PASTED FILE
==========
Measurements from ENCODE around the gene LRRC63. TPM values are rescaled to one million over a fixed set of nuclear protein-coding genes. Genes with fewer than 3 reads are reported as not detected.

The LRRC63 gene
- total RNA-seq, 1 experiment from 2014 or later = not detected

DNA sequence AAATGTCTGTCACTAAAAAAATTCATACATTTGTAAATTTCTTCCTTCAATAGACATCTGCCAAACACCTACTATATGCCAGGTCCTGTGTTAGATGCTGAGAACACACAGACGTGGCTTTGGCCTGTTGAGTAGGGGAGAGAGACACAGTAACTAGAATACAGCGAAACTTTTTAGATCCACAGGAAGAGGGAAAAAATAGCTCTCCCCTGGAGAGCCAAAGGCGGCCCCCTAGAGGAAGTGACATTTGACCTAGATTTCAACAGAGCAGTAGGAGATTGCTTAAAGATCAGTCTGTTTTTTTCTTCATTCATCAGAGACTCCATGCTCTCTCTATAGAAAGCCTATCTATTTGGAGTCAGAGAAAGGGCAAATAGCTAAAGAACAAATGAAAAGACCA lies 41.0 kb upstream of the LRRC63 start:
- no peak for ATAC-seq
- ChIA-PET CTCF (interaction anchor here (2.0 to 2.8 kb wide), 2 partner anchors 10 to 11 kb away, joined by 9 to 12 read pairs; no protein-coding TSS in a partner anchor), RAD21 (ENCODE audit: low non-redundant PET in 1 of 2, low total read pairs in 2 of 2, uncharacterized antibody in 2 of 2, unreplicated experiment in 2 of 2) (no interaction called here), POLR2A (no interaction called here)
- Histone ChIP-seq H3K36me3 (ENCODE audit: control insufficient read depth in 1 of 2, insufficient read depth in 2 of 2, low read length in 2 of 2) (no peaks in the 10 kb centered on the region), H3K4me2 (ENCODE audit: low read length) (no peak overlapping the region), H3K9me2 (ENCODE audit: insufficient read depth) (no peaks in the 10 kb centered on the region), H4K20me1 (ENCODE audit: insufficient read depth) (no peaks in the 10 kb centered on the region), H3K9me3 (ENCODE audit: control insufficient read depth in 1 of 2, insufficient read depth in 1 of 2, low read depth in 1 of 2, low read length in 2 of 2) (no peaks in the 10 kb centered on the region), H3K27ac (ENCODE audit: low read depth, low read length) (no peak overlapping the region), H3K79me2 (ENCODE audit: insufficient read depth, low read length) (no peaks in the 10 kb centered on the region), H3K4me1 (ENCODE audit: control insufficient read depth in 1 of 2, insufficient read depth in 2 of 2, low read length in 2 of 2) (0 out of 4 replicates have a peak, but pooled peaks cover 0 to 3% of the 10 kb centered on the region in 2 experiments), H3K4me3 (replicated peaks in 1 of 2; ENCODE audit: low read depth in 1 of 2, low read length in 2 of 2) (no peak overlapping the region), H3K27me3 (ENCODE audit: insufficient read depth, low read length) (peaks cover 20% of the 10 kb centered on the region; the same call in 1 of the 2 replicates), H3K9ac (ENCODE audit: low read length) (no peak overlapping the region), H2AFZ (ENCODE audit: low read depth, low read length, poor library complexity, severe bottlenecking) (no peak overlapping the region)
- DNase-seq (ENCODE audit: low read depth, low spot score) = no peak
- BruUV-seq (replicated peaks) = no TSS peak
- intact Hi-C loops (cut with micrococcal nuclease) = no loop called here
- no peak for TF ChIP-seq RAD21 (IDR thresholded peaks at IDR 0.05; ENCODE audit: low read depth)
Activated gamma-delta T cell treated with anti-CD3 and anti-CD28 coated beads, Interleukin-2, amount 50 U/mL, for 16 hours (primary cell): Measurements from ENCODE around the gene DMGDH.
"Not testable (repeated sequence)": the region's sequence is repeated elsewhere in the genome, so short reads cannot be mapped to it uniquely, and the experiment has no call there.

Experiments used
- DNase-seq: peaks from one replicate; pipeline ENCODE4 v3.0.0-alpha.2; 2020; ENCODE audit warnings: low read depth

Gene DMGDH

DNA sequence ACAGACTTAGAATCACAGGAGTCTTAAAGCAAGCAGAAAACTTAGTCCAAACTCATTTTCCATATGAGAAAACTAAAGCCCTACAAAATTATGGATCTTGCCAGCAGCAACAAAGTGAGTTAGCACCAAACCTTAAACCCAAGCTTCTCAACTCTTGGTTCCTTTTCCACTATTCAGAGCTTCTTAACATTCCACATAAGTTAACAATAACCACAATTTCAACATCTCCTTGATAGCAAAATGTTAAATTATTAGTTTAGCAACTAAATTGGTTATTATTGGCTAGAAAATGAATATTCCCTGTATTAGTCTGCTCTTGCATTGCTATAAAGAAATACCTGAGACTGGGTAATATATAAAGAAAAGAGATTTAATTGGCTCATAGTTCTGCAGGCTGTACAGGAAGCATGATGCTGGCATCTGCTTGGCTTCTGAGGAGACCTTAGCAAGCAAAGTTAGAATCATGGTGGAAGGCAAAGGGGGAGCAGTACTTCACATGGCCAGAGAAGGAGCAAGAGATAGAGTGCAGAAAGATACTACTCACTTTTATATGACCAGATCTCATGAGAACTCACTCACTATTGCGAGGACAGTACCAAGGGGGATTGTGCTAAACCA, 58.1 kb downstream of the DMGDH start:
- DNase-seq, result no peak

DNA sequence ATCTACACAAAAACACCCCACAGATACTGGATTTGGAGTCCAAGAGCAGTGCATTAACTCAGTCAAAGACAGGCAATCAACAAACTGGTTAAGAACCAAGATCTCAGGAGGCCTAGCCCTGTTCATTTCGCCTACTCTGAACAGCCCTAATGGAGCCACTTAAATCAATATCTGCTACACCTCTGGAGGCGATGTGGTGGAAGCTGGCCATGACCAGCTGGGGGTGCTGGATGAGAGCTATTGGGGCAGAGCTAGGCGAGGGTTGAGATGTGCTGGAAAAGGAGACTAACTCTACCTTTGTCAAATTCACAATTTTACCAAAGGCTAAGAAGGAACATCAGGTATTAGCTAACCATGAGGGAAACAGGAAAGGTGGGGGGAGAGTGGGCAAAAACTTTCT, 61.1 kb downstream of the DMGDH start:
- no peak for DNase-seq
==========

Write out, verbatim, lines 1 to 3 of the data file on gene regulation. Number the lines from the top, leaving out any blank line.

Measurements from ENCODE around the gene LRRC63. TPM values are rescaled to one million over a fixed set of nuclear protein-coding genes. Genes with fewer than 3 reads are reported as not detected.

The LRRC63 gene
- total RNA-seq, 1 experiment from 2014 or later = not detected